Do you qualify for an Employment Based Greencard?

You have worked hard! You’ve gained a great qualification or skill. Now you are ready to make it work for you. An employer is bound to sponsor you for employment based permanent residence (also referred to as “Green card”). That is, if you qualify. This type of permanent residence has four main steps. Here is a summary of the employment based green card process.

Types of employment based green cards:

1. EB1 -In order to qualify for this permanent residence you must:

  • Have extraordinary ability in the sciences, arts, education, business or athletics, or
  • Be an outstanding professor or researcher, or
  • Be a multinational manager or executive who meets certain criteria

2. EB2-In order to qualify for this permanent residence you must:

  • Be a member of a profession that requires an advanced degree, or
  • Have exceptional ability in the sciences, arts, or business, or
  • Be seeking a national interest waiver (additional requirements)

3. EB3 -In order to qualify for this permanent residence you must:

  • Be a skilled worker (which means your skill requires at least 2 years training or work experience), or
  • Be a professional (which means your job requires at least a U.S. bachelor’s degree or a foreign equivalent and you are a member of the profession), or
  • Be an unskilled worker (which means the unskilled labor requires less than 2 years training or experience).

There are 4 Steps to your employment based

Processing times differ based on the country of the employee. However, the four step process is a constant for each employment based green card process.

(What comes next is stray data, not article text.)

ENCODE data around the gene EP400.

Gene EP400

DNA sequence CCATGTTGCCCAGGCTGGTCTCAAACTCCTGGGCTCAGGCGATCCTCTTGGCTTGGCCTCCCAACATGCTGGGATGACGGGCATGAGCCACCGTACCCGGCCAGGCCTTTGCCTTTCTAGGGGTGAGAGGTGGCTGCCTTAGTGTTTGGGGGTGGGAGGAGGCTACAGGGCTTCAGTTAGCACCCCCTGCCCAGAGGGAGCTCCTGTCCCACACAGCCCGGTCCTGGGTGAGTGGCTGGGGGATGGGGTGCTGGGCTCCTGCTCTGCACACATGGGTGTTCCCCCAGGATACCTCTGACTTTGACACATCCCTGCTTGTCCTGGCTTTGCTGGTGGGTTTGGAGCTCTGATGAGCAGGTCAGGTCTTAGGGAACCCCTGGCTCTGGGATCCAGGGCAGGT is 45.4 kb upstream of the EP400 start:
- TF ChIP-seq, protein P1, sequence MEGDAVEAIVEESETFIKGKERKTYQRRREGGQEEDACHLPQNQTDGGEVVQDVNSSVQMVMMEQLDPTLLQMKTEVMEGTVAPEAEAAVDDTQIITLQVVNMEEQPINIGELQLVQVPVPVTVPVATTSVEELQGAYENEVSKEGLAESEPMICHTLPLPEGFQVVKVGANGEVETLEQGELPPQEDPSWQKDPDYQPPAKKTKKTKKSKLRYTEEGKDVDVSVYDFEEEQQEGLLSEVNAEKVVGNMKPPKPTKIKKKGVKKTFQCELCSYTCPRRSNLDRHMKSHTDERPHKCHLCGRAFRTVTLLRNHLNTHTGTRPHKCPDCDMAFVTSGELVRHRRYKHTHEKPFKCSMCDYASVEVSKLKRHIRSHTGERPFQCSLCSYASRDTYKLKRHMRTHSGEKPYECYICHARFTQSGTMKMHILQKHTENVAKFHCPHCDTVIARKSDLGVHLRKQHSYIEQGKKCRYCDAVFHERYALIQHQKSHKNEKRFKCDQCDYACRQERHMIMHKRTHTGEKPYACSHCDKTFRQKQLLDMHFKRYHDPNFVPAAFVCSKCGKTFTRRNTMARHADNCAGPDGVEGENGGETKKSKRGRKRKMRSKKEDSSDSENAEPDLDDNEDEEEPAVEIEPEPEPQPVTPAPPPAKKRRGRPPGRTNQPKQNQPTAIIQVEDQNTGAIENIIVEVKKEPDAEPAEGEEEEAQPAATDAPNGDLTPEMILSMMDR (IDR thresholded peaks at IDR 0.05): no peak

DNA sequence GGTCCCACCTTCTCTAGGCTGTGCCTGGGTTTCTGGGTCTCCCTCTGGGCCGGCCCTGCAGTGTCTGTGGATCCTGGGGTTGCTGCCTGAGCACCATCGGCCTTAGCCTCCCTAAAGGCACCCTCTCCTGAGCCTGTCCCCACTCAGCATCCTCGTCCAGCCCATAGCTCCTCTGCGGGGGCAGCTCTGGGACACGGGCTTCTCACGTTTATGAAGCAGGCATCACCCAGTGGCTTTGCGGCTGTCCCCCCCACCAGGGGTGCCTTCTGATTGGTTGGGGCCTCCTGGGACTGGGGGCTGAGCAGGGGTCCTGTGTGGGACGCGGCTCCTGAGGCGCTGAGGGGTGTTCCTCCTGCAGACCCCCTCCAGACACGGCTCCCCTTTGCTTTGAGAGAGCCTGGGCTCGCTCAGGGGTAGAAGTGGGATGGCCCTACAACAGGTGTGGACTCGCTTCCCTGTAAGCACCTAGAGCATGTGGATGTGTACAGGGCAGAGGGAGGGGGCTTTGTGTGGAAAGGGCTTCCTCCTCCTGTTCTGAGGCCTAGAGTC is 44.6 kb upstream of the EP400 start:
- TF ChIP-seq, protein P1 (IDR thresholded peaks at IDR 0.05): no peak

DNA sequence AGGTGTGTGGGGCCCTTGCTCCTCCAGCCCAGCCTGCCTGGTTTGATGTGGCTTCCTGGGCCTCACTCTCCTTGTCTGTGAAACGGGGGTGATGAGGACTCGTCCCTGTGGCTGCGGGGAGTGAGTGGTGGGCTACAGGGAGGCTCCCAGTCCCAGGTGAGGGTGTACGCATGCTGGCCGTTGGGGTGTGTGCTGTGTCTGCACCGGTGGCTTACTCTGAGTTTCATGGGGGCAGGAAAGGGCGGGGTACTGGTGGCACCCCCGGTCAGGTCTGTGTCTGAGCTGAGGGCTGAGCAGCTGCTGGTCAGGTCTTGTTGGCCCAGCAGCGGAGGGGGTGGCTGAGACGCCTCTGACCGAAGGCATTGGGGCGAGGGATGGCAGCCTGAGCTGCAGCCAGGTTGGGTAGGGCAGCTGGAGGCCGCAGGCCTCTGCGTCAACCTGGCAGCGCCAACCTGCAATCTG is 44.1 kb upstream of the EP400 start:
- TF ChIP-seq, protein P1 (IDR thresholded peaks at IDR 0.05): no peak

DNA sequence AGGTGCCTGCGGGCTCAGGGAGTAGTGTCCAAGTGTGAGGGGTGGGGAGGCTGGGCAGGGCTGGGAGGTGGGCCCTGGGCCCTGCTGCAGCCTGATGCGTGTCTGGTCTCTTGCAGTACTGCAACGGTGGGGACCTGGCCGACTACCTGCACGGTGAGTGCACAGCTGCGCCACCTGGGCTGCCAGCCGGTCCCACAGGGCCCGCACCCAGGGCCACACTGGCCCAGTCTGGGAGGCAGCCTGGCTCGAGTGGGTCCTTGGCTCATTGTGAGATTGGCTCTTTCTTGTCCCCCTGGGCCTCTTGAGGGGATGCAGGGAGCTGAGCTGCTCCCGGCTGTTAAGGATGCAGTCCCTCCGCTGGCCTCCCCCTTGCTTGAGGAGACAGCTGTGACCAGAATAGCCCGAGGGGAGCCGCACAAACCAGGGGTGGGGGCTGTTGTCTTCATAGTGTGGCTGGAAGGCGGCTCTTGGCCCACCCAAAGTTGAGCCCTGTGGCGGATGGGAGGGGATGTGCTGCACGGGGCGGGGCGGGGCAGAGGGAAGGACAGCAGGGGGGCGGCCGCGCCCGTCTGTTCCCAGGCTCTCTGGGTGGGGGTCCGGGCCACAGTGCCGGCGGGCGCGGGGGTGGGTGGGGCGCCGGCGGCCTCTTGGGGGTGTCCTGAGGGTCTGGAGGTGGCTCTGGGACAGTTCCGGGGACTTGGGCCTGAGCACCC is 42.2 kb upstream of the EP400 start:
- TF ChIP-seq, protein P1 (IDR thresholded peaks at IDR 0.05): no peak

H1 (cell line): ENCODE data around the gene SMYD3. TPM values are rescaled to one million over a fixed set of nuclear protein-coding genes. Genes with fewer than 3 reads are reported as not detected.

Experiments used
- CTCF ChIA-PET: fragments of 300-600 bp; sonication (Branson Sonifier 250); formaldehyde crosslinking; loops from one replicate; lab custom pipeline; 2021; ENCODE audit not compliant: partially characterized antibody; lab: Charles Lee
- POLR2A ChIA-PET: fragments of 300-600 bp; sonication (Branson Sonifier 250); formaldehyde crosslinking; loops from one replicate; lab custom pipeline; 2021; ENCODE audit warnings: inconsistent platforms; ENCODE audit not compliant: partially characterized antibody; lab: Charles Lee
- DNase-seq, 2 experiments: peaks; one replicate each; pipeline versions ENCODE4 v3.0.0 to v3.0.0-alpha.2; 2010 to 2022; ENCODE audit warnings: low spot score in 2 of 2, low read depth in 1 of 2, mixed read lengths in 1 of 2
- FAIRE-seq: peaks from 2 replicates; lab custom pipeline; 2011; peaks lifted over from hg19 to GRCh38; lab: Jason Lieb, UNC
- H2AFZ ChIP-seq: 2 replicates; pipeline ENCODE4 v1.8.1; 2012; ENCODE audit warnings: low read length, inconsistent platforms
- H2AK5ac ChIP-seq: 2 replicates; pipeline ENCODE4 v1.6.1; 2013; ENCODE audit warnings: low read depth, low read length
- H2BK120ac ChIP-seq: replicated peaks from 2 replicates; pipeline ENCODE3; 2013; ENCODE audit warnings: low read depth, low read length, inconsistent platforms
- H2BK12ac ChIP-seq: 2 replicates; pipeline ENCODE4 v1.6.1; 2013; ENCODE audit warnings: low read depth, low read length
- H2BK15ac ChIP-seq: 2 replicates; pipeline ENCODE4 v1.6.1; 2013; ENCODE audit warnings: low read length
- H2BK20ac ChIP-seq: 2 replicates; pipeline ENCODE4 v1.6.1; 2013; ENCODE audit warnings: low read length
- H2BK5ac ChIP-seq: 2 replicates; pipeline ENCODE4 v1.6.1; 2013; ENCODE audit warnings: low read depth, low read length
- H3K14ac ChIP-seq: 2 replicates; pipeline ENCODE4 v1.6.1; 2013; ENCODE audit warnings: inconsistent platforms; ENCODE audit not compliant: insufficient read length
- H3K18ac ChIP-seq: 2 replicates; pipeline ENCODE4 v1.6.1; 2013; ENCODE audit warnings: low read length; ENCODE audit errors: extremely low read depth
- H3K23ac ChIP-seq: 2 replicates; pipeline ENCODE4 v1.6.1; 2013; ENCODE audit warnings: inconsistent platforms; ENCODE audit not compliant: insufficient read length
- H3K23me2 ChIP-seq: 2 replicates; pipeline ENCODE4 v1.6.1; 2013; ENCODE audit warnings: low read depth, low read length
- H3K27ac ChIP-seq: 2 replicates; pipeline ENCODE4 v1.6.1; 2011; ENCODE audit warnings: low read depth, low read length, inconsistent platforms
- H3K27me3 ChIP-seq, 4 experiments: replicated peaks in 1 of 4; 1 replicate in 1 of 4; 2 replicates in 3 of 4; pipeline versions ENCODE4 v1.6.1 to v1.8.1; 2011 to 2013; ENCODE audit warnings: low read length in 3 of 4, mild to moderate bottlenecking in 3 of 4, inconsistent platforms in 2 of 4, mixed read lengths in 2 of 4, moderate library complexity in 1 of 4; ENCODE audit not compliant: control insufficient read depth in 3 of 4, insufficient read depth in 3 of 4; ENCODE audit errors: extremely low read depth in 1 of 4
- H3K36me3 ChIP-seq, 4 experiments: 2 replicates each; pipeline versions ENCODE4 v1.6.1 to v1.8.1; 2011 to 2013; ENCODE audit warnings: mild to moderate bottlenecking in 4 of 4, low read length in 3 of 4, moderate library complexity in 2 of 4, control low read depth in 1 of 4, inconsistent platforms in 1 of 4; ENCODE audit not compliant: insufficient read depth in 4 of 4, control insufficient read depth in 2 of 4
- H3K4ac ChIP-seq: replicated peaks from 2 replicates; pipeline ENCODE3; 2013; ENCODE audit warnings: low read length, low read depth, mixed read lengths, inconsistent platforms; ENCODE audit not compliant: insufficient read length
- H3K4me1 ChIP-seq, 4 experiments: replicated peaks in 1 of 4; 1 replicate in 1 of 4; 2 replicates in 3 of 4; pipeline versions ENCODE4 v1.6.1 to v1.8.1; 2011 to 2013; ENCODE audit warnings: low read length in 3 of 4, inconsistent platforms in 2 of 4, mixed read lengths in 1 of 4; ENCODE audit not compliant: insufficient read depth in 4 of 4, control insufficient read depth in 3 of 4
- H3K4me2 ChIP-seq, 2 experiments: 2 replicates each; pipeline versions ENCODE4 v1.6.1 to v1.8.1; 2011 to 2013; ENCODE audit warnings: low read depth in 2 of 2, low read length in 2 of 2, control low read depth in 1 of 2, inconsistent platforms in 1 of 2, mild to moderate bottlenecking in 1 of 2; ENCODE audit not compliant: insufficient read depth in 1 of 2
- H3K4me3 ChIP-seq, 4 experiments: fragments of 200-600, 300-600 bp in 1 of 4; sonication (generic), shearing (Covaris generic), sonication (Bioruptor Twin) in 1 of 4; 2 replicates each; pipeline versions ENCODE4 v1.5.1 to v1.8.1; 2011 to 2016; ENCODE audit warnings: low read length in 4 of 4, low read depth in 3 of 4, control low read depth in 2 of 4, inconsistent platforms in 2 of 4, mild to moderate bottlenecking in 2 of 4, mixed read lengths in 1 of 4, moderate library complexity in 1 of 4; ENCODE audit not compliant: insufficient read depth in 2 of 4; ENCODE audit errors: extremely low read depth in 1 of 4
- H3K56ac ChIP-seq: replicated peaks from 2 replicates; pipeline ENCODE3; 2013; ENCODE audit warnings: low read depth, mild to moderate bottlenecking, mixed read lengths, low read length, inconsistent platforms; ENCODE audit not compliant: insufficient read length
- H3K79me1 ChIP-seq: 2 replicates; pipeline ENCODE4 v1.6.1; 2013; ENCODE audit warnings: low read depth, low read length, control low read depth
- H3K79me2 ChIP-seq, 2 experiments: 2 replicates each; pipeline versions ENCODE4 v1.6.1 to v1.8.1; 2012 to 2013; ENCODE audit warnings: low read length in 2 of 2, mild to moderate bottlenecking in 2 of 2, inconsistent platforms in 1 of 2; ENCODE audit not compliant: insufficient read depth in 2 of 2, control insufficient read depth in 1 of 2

Step 1: Labor Certification

After you confirm your eligibility for employment permanent residence , you will submit an application (ETA-750) through your employer to DOL (Department of labor). The USCIS requires the labor certification before any other step. The purpose of the labor certification is to show that the job  is not taking from an U.S. person and that such a position will be paid at the average wage. It usually requires evidence that the U.S. employer is unable to find a U.S. employee to do the required or specialized work. The evidence includes a published advertisement showing the description of the position and whether there were qualified U.S. individuals who responded to the advertisement.

Step 2: Petition for immigration I-140

After you obtain the labor certification, your employer files Application (I-140 ) to INS on your behalf. This can take months. However, an employer can expedite the application by paying the premium fee.

Step 3: Adjustment of Status ( I-485) OR Consular Processing

After approval of the Petition for immigration, I-140, you will complete the process either by consular processing or adjustment of status. If outside of the United States, you will do the consular processing which means that the petition will be processed at the United States embassy abroad. You will attend a final interview to determine approval of the green card. If in the United States, then you must File I-485 and other supporting documents with INS, for yourself and family within USA. At this time you can also file for Employment Authorization and a Travel Document called Advanced Parole that allows you to travel during the Adjustment of Status process. Once you file for I-485, you will be required to do fingerprinting.

Step 4: Finally

After your green card is approved, you will get the stamp in the passport showing you have been granted permanent residence. You will receive the green card shortly after, usually in the mail.

 

 

NOTE: As always, be sure to seek the assistance of an attorney. This process is tedious and each step has different legal requirements, that if not met, may cause further complications in your case. As part of my AVOID MISTAKES campaign, I urge you to refrain from cutting corners and be sure to get advise each step of the way.

 

 

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